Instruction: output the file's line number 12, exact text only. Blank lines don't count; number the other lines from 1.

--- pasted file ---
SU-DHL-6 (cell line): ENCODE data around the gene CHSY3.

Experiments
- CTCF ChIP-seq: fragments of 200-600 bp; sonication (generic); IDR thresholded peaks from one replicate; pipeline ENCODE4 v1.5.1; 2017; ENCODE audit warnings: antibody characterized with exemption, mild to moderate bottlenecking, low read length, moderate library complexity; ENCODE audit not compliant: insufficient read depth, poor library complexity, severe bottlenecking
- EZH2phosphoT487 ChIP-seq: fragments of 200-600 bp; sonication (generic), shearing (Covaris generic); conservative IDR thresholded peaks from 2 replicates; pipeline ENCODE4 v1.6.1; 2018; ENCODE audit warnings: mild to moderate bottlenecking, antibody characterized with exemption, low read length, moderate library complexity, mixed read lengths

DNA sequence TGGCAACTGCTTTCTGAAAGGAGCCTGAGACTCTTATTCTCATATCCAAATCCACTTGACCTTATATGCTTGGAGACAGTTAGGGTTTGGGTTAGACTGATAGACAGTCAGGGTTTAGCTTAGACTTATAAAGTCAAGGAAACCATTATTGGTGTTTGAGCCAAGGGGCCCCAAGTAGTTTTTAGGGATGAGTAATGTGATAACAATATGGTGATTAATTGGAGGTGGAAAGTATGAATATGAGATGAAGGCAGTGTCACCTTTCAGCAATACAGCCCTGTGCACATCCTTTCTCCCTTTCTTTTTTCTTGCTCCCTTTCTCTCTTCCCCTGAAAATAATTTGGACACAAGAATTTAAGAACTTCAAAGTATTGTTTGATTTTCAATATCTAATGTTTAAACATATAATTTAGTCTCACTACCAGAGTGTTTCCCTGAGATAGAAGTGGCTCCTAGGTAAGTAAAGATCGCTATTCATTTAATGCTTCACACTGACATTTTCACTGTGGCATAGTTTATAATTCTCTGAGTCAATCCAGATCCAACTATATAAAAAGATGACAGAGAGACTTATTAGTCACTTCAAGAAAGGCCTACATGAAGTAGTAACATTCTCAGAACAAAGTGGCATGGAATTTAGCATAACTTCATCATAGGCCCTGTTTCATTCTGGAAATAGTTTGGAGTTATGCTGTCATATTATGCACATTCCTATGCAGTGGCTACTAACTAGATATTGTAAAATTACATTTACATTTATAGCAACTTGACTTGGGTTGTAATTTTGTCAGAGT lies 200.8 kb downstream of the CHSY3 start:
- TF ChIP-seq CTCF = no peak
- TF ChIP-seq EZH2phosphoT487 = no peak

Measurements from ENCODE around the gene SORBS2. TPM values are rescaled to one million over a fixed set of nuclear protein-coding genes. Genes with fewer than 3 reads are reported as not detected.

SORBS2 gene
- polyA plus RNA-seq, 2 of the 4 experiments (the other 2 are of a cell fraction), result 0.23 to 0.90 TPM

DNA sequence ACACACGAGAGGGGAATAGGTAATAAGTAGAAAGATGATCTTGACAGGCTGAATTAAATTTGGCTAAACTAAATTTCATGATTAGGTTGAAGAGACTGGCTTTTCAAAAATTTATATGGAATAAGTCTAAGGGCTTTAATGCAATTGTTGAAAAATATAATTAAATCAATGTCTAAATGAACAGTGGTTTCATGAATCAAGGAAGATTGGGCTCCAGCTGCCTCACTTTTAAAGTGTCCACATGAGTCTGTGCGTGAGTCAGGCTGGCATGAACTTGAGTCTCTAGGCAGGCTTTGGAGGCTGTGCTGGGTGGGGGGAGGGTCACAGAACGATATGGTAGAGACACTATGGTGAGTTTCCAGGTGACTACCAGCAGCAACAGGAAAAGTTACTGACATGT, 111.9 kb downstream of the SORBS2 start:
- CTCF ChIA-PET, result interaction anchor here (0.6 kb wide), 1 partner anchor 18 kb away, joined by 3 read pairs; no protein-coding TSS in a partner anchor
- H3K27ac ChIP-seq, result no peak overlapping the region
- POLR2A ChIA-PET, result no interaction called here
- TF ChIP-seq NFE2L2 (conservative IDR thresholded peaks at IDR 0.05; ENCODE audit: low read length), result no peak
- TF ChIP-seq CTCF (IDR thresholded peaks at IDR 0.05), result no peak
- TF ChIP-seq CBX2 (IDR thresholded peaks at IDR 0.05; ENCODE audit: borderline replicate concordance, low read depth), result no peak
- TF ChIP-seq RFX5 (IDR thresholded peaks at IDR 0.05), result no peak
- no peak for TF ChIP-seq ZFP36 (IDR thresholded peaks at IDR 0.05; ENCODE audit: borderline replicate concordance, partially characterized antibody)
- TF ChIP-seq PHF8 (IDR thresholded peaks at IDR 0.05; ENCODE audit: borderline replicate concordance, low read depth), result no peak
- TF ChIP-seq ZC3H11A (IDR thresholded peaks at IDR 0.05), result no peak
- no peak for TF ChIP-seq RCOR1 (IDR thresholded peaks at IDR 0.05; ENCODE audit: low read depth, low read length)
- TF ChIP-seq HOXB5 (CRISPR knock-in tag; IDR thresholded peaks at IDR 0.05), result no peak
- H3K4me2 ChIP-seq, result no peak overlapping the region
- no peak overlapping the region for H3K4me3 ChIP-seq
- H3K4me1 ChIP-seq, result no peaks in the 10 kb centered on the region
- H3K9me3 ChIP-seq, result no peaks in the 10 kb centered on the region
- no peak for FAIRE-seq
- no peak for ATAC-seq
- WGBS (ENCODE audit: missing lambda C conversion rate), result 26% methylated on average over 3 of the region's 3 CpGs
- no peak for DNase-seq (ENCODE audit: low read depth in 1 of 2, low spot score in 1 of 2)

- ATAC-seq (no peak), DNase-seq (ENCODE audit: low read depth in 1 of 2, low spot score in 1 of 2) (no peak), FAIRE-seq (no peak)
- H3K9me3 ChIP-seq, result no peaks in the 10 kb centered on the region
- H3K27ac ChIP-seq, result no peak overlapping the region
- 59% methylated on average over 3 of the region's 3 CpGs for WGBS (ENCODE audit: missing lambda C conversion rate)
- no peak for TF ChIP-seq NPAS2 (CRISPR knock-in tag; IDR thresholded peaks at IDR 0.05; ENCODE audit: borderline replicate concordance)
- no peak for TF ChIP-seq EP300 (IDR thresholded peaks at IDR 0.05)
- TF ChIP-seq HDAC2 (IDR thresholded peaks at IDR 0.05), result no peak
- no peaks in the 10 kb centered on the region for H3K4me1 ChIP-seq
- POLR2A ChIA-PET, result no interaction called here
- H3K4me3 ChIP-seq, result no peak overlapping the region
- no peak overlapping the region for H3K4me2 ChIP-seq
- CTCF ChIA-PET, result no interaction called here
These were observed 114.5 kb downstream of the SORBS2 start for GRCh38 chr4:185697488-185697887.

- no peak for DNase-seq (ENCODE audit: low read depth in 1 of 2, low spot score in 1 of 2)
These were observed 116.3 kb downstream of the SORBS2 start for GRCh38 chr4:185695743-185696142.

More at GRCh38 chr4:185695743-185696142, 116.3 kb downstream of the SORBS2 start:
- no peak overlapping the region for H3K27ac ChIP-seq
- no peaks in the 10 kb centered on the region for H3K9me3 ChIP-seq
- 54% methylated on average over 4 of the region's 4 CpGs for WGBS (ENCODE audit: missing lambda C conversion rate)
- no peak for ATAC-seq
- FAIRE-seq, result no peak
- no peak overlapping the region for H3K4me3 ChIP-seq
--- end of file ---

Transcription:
- CTCF ChIA-PET, result interaction anchor here (0.6 kb wide), 1 partner anchor 18 kb away, joined by 3 read pairs; no protein-coding TSS in a partner anchor